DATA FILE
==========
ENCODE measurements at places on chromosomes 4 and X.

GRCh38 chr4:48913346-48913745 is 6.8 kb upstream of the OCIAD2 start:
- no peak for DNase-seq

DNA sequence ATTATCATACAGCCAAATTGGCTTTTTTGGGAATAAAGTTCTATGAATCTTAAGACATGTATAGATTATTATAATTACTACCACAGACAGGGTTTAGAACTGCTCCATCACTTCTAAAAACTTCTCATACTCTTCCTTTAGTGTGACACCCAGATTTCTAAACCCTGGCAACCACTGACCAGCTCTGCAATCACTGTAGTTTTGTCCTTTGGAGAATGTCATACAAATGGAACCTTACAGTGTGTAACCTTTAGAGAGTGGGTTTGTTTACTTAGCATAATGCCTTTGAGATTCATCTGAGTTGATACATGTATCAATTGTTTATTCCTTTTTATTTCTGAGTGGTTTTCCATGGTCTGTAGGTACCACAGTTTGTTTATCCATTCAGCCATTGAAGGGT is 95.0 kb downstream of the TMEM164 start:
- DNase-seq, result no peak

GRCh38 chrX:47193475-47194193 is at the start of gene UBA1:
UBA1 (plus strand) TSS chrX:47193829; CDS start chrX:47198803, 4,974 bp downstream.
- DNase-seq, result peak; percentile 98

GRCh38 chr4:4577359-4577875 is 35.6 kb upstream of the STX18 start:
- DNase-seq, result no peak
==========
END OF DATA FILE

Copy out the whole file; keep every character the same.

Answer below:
ENCODE measurements at places on chromosomes 4 and X.

GRCh38 chr4:48913346-48913745 is 6.8 kb upstream of the OCIAD2 start:
- no peak for DNase-seq

DNA sequence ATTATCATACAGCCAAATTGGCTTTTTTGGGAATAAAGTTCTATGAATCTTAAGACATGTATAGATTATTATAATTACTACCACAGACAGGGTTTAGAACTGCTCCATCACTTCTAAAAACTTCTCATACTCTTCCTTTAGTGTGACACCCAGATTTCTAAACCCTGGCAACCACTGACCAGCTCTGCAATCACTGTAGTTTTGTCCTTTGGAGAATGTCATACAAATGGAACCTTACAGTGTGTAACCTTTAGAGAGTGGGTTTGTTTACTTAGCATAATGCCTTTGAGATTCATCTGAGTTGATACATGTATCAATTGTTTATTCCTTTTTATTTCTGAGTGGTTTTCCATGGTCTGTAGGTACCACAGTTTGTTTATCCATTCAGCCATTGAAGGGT is 95.0 kb downstream of the TMEM164 start:
- DNase-seq, result no peak

GRCh38 chrX:47193475-47194193 is at the start of gene UBA1:
UBA1 (plus strand) TSS chrX:47193829; CDS start chrX:47198803, 4,974 bp downstream.
- DNase-seq, result peak; percentile 98

GRCh38 chr4:4577359-4577875 is 35.6 kb upstream of the STX18 start:
- DNase-seq, result no peak